How To Make New Wood Look Old
Old wood brings a warm, cozy feeling to the atmosphere. That particular charm creates a very casual, friendly sense of well-being. For sure, the reclaimed wood fever has been growing in popularity. Are you also on the look for smart techniques which will help you add that fantabulous rustic appeal to wood?
Do you want to learn how to make new wood look old? I’ve been experimenting with as much wood distressing methods as possible: staining wood, painting wood, using a steel and vinegar mixture, trying a baking soda and vinegar mixture. So far, so good. But the techniques which I adore the most do NOT make use of any paint, stain, or other solutions.
Instead, the best techniques for making new wood look authentically old are the ones which require a mechanical approach. That’s why these techniques are also known as mechanical techniques.
The purpose is to apply some form of pressure and cause damage to the surface of the wood. Subsequently, it will appear just like it would in the wild after being exposed to bad weather, insects, and age.
What You Will Need To Follow This Tutorial
- Metal chain
- Wire brush attachment
Keep in mind that you do NOT need all of these tools in order to make new wood look weathered. Use the ones you have handy.
Quick Pro Tip
The Shou-sugi-ban wood burning technique (also known as wood torching technique) is amazing for accentuating the grain of the wood. Accentuated grain gives off a special touch of rustic deepness. However, you may also choose to burn only certain edges or deep cracks on the surface of the wood which will create an effect similar to that of a thunderstruck tree in nature.
Step by Step Instructions for Making New Wood Look Old
Step 1 – Test various mechanical technique on a piece of scrap wood
Image Credit: flickr.com
Even though the mechanical means for distressing wood do not come with a set of strict rules to follow, it’s best to give your tools a try on a scrap piece of wood first. Thus, you will quickly understand how much pressure you need to put in order to create a particular pattern.
For example, you can make small divots by hitting the wood with a metal chain, hammer, or a mallet. Long scratches can be made by pressing the side of a big screw against the wood surface. You can also achieve a similar effect by hammering the side of an awl. Nevertheless, you can try drilling screws into a board, such as a 2-by-4 and hit the wood to create an effect, which mimics wormholes.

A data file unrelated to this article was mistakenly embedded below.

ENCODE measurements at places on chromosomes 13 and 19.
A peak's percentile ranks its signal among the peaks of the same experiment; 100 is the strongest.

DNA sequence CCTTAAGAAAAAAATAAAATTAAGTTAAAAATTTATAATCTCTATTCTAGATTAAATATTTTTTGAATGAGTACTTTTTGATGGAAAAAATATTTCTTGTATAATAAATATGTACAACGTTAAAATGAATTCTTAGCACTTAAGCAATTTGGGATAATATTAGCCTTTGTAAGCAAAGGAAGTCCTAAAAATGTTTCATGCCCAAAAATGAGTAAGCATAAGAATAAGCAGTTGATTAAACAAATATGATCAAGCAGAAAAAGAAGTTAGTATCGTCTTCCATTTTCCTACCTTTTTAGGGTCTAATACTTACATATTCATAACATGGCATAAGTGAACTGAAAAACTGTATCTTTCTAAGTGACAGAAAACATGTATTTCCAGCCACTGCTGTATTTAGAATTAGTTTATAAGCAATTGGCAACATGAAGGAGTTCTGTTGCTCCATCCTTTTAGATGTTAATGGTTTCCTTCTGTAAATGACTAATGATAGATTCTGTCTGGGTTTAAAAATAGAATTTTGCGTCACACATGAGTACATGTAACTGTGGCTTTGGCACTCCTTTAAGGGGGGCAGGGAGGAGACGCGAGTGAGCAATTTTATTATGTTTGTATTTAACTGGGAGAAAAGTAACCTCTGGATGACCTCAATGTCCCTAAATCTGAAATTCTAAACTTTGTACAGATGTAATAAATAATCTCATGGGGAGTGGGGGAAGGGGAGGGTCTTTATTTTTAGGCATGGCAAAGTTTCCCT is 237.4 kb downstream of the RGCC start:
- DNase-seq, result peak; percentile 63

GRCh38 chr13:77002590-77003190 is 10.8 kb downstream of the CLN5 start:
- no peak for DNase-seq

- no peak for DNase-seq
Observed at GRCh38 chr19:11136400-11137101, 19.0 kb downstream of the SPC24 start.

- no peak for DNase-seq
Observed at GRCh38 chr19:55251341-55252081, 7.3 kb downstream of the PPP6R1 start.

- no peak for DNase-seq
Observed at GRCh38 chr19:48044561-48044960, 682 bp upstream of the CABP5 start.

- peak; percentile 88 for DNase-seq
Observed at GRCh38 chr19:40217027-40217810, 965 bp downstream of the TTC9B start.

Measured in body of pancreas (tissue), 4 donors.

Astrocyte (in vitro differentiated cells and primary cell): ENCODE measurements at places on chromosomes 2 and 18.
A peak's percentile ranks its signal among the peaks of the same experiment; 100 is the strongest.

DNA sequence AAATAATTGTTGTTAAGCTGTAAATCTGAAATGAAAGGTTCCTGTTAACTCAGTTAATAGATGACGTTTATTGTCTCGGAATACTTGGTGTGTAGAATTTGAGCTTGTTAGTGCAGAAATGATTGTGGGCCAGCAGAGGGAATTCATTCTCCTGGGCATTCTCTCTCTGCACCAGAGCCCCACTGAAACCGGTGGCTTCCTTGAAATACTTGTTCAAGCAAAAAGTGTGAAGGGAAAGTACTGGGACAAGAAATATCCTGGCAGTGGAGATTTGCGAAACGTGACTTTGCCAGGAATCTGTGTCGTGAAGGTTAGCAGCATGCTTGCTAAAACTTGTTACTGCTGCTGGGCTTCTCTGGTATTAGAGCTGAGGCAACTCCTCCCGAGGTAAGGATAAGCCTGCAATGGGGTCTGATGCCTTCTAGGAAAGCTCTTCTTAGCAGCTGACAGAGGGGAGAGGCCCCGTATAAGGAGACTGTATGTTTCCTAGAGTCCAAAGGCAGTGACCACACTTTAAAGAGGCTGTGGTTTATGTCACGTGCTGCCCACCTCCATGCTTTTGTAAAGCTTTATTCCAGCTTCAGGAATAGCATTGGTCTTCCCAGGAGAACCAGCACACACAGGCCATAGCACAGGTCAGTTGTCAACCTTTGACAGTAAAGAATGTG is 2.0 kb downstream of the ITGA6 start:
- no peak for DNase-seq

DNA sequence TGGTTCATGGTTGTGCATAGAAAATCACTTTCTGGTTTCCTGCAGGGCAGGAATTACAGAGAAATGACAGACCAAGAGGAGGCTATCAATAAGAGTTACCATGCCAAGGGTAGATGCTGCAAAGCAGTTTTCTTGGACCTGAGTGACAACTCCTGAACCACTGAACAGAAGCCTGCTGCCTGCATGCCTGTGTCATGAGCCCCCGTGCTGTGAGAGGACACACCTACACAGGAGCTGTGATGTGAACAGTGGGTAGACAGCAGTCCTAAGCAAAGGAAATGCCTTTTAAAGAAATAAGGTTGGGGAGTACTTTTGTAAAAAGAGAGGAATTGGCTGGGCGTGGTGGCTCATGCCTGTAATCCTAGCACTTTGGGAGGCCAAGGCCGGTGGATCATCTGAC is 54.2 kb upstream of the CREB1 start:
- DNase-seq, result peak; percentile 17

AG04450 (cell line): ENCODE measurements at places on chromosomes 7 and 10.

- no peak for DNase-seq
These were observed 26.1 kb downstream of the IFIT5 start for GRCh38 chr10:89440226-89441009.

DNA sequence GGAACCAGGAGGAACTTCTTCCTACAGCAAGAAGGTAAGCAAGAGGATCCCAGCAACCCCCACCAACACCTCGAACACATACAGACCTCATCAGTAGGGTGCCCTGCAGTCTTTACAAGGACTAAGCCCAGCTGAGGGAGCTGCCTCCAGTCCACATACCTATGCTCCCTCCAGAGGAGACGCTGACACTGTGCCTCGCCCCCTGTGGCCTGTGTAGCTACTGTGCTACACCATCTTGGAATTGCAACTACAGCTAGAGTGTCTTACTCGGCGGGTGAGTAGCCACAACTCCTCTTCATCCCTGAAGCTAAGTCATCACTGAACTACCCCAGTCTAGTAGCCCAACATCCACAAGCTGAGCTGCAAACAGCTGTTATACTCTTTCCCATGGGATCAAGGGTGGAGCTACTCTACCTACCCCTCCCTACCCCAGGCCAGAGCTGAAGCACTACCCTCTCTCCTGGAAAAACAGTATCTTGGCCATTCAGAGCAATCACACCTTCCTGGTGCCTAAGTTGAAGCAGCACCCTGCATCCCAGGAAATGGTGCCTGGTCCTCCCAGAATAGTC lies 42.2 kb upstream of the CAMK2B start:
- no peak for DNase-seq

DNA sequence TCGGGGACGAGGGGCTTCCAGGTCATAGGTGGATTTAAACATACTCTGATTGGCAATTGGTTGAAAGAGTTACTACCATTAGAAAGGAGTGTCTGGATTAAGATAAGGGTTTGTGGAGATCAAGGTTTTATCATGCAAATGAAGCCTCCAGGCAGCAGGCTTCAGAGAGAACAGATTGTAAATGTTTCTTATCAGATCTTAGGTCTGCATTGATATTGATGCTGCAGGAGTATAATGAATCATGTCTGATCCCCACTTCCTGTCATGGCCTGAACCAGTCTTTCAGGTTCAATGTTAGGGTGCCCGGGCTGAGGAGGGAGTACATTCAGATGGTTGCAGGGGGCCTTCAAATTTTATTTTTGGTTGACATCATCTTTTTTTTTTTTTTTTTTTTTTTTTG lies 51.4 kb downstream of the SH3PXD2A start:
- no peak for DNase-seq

Step 2 – Attack the wood and let your imagination guide you
Image Credit: familyhandyman.com
When you are done testing the mechanical techniques on a scrap piece of wood, it’s time to go on and apply those techniques on the original piece of wood you want to distress. The most important rule is that there are no rules! Let your imagination guide you. My personal top favorite mechanical technique for making new wood look old is creating texture with a drill and a wire brush attachment. That particular method makes the grain truly stand out.
Do you have a favorite mechanical technique for making new wood look old? Have you tried any of these before? We’re excited to hear from you! You can join us in the comment section below and help us grow the community with useful tips, insights, personal impressions or any possible questions. Distressing wood is a form of art.
Try combining the mechanical force methods we listed in this tutorial in a combination with another wood aging technique, such as, for example, staining, or chalk paint.
We bet you will be able to astonish yourself with the final results. But before you get down to work, don’t forget to show us your support. If you find this article helpful, your thumbs up and shares will help us succeed in reaching out to more of our friends DIYers globally!